The appeal site was not subject to any formal landscape designations, and the housing would undermine the locality’s rural, green and open character, the inspector concluded. The harm would be reduced and mitigated by a range of factors including its location on the edge of a green wedge and the inclusion of a large area of open space within the layout. Existing topography would be retained and additional planting undertaken including reinforcing historic field patterns. The site was also judged to be well connected to the existing village envelope.
In relation to the impact on the conservation area the inspector accepted that there was some inter-visibility with a group of historic buildings. The scheme also contributed to an understanding of the historic development pattern but it would not materially diminish the prevailing small field enclosure. Thus the setting of the conservation area would be preserved.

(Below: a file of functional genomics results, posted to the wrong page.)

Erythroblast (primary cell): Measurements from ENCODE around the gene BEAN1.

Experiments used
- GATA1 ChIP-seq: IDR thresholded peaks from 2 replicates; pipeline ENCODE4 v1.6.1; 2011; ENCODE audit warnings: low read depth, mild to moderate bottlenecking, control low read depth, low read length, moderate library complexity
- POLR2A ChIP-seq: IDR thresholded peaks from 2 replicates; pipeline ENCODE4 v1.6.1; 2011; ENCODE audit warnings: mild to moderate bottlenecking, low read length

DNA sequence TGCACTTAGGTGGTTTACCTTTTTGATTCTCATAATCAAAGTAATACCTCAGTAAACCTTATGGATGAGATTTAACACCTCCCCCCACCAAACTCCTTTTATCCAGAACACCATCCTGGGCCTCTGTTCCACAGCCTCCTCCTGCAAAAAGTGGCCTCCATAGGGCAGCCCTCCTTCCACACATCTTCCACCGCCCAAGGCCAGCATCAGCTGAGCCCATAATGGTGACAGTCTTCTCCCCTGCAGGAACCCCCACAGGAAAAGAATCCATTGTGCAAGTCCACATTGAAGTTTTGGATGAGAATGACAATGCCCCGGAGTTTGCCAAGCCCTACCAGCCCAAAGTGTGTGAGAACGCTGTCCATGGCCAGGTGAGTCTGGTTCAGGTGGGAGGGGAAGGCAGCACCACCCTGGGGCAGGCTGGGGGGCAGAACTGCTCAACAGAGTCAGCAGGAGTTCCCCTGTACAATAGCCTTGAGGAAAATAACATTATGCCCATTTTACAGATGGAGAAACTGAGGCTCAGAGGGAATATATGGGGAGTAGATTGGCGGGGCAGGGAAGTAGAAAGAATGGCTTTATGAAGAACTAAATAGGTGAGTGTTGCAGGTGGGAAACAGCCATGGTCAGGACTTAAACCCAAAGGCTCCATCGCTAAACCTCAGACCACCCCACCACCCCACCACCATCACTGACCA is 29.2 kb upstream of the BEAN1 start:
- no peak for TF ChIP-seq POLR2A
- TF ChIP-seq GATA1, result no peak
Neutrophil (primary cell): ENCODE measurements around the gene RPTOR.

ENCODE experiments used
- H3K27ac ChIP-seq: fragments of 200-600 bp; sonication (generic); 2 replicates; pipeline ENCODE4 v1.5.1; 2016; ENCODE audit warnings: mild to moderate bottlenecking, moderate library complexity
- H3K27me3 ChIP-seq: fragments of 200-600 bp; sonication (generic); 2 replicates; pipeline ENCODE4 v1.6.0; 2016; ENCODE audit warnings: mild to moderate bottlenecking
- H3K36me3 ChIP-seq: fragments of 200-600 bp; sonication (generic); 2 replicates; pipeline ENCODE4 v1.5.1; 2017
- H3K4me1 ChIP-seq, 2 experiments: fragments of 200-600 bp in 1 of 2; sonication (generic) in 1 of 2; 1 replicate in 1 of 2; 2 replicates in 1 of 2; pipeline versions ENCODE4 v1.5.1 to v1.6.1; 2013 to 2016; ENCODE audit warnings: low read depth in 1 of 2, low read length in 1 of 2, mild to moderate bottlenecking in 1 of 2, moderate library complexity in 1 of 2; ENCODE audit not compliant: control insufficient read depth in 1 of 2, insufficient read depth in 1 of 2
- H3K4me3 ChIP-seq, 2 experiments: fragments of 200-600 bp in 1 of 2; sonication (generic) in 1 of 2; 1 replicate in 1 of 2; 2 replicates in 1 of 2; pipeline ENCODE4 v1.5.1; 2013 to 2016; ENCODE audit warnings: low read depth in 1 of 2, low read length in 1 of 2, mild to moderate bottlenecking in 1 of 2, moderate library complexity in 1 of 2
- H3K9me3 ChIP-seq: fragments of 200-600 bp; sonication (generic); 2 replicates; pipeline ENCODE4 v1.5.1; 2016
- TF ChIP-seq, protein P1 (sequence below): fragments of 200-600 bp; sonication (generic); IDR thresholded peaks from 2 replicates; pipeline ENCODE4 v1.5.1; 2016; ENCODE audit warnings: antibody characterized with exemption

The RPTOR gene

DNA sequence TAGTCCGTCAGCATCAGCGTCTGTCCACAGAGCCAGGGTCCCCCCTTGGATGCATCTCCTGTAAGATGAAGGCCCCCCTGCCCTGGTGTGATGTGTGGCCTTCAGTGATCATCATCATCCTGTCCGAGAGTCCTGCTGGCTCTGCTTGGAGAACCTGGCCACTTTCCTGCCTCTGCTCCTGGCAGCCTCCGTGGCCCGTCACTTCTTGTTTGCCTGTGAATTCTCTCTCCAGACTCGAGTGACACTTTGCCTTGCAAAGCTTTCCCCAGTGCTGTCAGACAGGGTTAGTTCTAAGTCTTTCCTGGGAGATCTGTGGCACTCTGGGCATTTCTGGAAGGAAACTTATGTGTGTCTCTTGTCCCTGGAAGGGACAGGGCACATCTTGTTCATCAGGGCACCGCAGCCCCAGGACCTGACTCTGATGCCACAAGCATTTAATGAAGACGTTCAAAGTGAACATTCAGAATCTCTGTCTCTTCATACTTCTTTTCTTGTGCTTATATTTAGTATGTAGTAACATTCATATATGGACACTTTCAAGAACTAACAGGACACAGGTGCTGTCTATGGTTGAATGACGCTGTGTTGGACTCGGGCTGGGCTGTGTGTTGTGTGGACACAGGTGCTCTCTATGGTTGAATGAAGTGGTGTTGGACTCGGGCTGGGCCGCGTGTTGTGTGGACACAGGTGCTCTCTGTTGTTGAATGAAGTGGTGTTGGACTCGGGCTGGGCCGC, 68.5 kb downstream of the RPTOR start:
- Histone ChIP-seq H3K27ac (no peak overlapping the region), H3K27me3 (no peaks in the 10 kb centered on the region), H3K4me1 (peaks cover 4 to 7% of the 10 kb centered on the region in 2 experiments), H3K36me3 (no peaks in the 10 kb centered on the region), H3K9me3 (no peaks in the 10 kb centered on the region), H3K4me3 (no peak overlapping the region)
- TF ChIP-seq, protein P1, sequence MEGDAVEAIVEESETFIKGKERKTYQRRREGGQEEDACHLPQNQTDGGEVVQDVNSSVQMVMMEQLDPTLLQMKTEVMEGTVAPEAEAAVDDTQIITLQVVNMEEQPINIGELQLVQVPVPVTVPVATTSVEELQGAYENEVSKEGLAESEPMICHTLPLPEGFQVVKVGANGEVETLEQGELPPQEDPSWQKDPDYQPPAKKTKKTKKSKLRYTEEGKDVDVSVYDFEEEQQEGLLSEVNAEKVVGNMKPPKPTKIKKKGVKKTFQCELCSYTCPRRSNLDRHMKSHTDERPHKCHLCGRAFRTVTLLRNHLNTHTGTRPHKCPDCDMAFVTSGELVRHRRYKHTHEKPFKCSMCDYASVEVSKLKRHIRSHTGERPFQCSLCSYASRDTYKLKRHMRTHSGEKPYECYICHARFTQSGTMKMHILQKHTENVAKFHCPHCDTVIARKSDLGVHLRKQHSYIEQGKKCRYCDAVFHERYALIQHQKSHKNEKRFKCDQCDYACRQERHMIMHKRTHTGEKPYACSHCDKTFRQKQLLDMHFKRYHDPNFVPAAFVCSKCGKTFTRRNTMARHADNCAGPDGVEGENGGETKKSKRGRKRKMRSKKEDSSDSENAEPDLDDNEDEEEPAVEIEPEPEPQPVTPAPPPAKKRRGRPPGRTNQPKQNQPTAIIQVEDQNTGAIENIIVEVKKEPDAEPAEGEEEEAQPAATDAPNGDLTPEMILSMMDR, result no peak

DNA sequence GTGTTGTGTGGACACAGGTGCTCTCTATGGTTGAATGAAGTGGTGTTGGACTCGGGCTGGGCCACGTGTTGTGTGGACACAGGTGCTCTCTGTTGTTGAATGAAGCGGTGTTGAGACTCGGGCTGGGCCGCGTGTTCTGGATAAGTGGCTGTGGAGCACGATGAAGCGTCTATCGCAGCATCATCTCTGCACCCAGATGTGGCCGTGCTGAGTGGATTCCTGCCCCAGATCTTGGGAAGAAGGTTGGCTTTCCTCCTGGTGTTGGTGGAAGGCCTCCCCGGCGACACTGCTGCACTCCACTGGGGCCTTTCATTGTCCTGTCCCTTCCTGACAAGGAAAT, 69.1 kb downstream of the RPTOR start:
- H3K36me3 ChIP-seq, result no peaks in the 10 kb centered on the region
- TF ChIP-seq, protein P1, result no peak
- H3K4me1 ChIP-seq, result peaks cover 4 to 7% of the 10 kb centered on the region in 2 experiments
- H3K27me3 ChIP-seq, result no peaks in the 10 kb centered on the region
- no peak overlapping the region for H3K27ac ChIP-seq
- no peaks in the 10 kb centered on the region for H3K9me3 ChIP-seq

The spatial strategy for the area sought to support and enhance larger villages as local service centres but the precise amount of new house building was to be determined through a site allocations development plan. No sites had, however, been allocated, the inspector concluded, and this had led to a policy vacuum as to how much development should be permitted. The village was a sustainable location and both of the main parties agreed that at least 160 dwellings should be provided. On this basis the harm the inspector had identified did not demonstrably outweigh the benefits.
Inspector: Roisin Barrett; Inquiry